Lord in your mercy,
Hear our prayer.

Listening God, it’s been a year. And we begin a new year with tender hope, hope that things may return to normal and a desire for a new normal. As we go forward from this year, remind us to bring with us all that we have learned and experienced. As we go forward from this year, may our hearts be more open, may our ears more attentive and our eyes clearer to the revelation of your kin-dom. As we go forward from this year, may we refuse the normal that was oppressing and harming people of color, immigrants, refugees and our LBGQTIA+ siblings. As we go forward from this year, may it be for justice and peace.

Lord in your mercy,

Hear our prayer.

Loving God, It’s been a year and you have been always near. You hear our prayers, you give us strength, courage for the journey and hold us in love.

Amen.

 

Weeds, Wheat and God’s Field July 24, 2017

This sermon was preached at Bethany Lutheran Church on July 23rd, 2017. You can watch at http://www.bethanylive.org. I personally think that the 10:00 a.m. went better! 🙂

 

Matthew 13:24-30New Revised Standard Version (NRSV)

The Parable of Weeds among the Wheat

24 He put before them another parable: “The kingdom of heaven may be compared to someone who sowed good seed in his field; 25 but while everybody was asleep, an enemy came and sowed weeds among the wheat, and then went away. 26 So when the plants came up and bore grain, then the weeds appeared as well. 27 And the slaves of the householder came and said to him, ‘Master, did you not sow good seed in your field? Where, then, did these weeds come from?’ 28 He answered, ‘An enemy has done this.’ The slaves said to him, ‘Then do you want us to go and gather them?’ 29 But he replied, ‘No; for in gathering the weeds you would uproot the wheat along with them. 30 Let both of them grow together until the harvest; and at harvest time I will tell the reapers, Collect the weeds first and bind them in bundles to be burned, but gather the wheat into my barn.’”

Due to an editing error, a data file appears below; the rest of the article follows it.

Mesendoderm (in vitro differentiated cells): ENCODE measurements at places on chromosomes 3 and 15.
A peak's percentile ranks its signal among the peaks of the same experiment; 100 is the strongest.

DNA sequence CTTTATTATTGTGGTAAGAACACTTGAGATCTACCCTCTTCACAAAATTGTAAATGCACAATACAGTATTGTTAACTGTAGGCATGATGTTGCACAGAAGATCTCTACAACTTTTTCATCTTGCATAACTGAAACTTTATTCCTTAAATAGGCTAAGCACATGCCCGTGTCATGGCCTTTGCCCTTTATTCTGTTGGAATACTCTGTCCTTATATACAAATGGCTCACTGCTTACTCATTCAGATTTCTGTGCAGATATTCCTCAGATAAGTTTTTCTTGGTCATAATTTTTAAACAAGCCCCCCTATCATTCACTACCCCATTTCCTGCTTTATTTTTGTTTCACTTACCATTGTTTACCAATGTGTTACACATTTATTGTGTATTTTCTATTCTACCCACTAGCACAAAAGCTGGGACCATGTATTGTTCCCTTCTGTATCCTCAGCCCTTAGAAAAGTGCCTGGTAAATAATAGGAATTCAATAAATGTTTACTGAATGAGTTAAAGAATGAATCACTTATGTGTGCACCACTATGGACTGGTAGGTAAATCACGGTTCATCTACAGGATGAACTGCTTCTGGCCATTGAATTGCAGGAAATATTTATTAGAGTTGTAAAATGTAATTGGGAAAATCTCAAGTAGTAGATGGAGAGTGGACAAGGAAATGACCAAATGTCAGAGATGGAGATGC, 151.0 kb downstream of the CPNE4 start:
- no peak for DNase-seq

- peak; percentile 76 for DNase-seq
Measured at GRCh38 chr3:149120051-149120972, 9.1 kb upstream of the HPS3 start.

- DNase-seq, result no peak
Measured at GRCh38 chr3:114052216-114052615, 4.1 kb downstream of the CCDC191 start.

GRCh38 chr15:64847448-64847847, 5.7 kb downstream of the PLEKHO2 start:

Jesus Explains the Parable of the Weeds

36 Then he left the crowds and went into the house. And his disciples approached him, saying, “Explain to us the parable of the weeds of the field.” 37 He answered, “The one who sows the good seed is the Son of Man; 38 the field is the world, and the good seed are the children of the kingdom; the weeds are the children of the evil one, 39 and the enemy who sowed them is the devil; the harvest is the end of the age, and the reapers are angels. 40 Just as the weeds are collected and burned up with fire, so will it be at the end of the age. 41 The Son of Man will send his angels, and they will collect out of his kingdom all causes of sin and all evildoers, 42 and they will throw them into the furnace of fire, where there will be weeping and gnashing of teeth. 43 Then the righteous will shine like the sun in the kingdom of their Father. Let anyone with ears[a]listen!